Concern rises over deadly tick-borne virus in Japan

February 20, 2013

THE ASAHI SHIMBUN

A newly identified deadly virus probably transmitted by blood-sucking ticks is causing concern after experts confirmed it in Japan only a few years after it first surfaced in China.

To date, there have been four deaths in Japan. The latest is that of a man who died last summer in Hiroshima Prefecture after contracting "severe fever with thrombocytopenia syndrome" (SFTS), the Hiroshima prefectural government said Feb. 19.

SFTS was first reported in China in 2009. Scientists identified the virus behind it in 2011.

Figures put the mortality rate at 12 percent in China.

The disease was first detected in Japan in late January this year. A physician researching the unexplained death of a woman last autumn in Yamaguchi Prefecture asked the National Institute of Infectious Diseases to test blood samples.

Following a positive identification, the health ministry called for information on other suspected cases nationwide and gathered blood and other samples.

Pathologists identified further cases on Feb. 13 and attributed the deaths last autumn of two men from Ehime and Miyazaki prefectures to SFTS. All four cases occurred in western Japan.

There is now concern nationwide. Medical institutions and public health centers have made about 30 inquiries with the health ministry. Ministry officials said samples from nine suspected cases await testing.

The disease has an incubation period of between six days and two weeks. Symptoms then emerge, which may include fever, diarrhea and stomachache. There may also be a reduction in the concentration of blood platelets and white blood corpuscles.

In all four confirmed deaths, the patients died one to two weeks after developing symptoms. At the time, doctors were unable to establish the cause of death, and none of the victims had traveled overseas immediately prior to infection, the ministry officials said.

How the four patients in Japan contracted SFTS remains unclear. No traces of tick bites were found on their bodies. Moreover, the SFTS virus has not been found in ticks in Japan.

In China, the virus was found in 5.4 percent of ticks sampled in endemic areas, which suggests ticks are the vectors.

Ticks typically live in grassland, and 97 percent of SFTS infections identified in China involved farmers in mountainous areas. Rat mites and house dust mites do not carry the SFTS virus.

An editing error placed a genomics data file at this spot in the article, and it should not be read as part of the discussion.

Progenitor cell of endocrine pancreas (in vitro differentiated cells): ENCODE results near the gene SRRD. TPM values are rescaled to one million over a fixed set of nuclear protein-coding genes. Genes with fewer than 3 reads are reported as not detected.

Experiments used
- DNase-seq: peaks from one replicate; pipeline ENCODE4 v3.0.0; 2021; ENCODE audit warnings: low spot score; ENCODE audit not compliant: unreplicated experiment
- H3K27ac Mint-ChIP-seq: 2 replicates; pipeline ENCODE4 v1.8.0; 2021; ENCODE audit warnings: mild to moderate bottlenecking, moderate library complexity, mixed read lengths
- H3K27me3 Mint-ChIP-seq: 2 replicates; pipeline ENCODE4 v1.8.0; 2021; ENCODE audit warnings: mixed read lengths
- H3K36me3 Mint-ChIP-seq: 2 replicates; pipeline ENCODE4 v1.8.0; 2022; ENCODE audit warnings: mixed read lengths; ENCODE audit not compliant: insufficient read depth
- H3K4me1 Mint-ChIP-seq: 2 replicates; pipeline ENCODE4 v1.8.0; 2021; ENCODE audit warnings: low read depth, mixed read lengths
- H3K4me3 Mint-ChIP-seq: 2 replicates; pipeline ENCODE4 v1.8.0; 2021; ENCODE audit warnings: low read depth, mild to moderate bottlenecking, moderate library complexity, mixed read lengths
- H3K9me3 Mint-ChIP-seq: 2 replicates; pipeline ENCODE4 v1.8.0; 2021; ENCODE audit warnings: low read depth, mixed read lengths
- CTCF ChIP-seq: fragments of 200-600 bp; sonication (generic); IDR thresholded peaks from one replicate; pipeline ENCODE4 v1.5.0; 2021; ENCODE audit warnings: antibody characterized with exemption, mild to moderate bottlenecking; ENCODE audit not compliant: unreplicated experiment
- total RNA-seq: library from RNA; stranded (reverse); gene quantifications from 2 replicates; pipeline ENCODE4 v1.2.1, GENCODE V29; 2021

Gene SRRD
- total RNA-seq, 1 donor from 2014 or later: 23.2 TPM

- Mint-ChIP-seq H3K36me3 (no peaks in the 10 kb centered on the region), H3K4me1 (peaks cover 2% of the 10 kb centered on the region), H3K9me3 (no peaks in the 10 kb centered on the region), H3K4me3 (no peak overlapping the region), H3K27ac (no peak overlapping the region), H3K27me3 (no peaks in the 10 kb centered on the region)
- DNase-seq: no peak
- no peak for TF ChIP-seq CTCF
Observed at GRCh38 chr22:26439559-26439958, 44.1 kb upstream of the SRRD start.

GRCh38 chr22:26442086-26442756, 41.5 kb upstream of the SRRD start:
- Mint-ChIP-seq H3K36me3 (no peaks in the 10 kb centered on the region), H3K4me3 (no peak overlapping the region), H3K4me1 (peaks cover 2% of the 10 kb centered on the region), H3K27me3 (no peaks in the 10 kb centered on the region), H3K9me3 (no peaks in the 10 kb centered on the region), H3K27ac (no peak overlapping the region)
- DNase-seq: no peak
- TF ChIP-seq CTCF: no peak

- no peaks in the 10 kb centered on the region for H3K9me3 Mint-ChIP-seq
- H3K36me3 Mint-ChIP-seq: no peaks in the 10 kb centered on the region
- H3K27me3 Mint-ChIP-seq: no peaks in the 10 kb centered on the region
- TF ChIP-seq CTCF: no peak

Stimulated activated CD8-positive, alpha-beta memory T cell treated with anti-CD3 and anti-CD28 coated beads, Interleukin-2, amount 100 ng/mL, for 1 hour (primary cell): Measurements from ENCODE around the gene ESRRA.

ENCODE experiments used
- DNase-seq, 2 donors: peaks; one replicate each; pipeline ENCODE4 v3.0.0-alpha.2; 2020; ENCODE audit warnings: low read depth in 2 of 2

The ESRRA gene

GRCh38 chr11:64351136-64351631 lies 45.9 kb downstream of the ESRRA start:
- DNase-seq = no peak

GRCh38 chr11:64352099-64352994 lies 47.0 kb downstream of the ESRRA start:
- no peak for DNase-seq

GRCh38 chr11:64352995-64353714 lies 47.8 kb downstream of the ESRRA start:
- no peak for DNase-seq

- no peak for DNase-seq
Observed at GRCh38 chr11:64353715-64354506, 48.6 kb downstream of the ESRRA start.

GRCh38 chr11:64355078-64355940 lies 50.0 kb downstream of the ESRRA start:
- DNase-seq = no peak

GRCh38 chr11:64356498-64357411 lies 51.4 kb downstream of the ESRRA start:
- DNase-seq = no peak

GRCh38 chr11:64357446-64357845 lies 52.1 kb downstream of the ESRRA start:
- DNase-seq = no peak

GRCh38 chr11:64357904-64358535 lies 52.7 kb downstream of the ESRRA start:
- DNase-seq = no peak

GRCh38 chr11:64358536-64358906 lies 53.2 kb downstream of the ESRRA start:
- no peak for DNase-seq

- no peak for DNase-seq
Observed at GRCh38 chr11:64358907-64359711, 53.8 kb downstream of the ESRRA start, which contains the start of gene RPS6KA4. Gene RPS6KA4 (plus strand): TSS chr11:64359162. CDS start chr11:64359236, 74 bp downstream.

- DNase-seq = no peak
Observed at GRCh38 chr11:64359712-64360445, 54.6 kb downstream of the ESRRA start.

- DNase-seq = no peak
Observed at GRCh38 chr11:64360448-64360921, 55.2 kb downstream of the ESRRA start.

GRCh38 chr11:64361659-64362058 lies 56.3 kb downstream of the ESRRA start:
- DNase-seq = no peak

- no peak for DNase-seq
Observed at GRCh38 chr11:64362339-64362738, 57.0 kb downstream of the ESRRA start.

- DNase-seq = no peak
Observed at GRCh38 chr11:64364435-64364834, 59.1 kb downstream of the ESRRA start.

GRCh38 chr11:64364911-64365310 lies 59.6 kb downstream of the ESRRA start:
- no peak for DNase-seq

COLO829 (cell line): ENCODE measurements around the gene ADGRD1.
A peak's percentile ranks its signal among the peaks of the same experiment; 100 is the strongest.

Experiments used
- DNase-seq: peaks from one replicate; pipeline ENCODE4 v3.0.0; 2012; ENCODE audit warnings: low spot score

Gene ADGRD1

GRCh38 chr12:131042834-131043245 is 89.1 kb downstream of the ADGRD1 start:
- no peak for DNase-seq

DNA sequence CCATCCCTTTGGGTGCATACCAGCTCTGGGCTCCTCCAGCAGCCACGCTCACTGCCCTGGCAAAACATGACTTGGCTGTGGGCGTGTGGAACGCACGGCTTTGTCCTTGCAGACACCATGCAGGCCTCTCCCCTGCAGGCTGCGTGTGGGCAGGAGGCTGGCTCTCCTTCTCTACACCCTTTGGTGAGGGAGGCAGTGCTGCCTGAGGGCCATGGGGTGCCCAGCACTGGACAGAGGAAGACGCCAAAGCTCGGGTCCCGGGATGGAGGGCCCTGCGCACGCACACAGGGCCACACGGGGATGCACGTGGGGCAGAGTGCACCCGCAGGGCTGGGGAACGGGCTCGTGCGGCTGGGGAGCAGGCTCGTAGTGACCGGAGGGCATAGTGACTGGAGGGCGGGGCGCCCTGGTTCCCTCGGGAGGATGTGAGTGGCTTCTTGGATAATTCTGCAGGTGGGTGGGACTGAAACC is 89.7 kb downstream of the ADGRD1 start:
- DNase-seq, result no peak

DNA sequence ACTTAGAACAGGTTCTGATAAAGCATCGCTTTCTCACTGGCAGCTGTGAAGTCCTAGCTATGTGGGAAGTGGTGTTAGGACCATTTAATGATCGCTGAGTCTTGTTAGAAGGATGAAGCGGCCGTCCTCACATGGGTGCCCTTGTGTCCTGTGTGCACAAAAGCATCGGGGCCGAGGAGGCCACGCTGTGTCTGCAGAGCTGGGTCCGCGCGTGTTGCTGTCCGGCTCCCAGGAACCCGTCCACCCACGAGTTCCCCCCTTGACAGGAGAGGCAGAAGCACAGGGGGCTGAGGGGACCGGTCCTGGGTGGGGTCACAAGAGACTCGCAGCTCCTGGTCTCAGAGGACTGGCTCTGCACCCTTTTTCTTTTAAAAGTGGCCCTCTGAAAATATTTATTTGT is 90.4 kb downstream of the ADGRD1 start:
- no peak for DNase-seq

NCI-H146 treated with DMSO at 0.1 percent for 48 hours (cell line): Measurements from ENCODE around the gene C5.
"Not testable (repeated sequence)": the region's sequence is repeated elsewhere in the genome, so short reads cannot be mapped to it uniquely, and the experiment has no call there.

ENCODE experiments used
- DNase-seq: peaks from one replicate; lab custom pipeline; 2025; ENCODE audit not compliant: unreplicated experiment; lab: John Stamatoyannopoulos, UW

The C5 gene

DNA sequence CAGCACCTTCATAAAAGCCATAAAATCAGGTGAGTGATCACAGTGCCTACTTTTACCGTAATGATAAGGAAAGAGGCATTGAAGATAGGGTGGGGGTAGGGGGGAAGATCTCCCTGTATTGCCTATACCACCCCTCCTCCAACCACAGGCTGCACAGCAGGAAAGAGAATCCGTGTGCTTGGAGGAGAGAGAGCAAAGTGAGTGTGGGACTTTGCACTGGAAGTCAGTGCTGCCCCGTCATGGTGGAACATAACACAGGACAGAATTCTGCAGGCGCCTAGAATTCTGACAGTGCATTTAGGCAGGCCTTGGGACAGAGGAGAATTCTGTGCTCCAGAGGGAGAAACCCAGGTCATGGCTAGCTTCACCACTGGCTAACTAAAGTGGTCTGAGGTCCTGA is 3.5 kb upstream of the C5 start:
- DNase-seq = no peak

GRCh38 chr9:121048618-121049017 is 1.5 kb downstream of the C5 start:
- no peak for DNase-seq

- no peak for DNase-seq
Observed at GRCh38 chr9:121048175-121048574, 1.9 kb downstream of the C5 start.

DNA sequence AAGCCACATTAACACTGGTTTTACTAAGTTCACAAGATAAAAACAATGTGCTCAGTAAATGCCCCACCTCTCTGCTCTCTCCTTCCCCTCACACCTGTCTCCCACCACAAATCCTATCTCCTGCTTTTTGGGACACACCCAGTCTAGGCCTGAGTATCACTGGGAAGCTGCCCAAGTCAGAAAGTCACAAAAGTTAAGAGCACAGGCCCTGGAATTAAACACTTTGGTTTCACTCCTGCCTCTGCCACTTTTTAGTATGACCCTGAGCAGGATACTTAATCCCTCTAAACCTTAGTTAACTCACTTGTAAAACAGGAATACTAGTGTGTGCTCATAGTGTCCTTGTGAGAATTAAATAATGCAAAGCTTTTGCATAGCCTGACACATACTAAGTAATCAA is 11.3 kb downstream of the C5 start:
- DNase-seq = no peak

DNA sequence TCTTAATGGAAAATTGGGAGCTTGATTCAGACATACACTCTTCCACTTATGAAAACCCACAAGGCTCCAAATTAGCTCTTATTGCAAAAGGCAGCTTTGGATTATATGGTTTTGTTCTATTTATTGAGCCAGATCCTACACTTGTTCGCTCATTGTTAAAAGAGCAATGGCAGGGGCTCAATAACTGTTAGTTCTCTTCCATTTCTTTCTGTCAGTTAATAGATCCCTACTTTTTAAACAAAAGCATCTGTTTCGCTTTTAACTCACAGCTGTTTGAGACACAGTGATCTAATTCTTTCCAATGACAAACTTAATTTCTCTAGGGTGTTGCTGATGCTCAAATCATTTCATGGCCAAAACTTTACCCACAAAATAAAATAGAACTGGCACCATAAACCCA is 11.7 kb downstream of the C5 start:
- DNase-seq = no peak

The viruses found in the four Japanese who died had an almost identical genetic profile, but it differed slightly from the genome of the Chinese strain.

Masayuki Saijo, director of the Department of Virology I at the National Institute of Infectious Diseases, said the virus had likely been in Japan for some time.

"I don't believe that these deadly viruses emerged out of the blue," Saijo said. "A sharp increase in infections is improbable."

More than 200 people in China are thought to have contracted the disease so far, according to Chinese figures. No vaccines or palliative drugs exist, so treatment is centered on symptomatic therapy, such as alleviating fever and stanching bleeding.

Ticks are widespread across Asia and Oceania. Usually measuring only a few millimeters in size, an adult tick bloats to resemble a blueberry nearly 1 centimeter wide after gorging on the blood of its host.

THE ASAHI SHIMBUN
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The tick that likely carries the virus behind "severe fever with thrombocytopenia syndrome" (SFTS) (Provided by the Department of Medical Entomology, National Institute of Infectious Diseases)

The tick that likely carries the virus behind "severe fever with thrombocytopenia syndrome" (SFTS) (Provided by the Department of Medical Entomology, National Institute of Infectious Diseases)

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  • The tick that likely carries the virus behind "severe fever with thrombocytopenia syndrome" (SFTS) (Provided by the Department of Medical Entomology, National Institute of Infectious Diseases)

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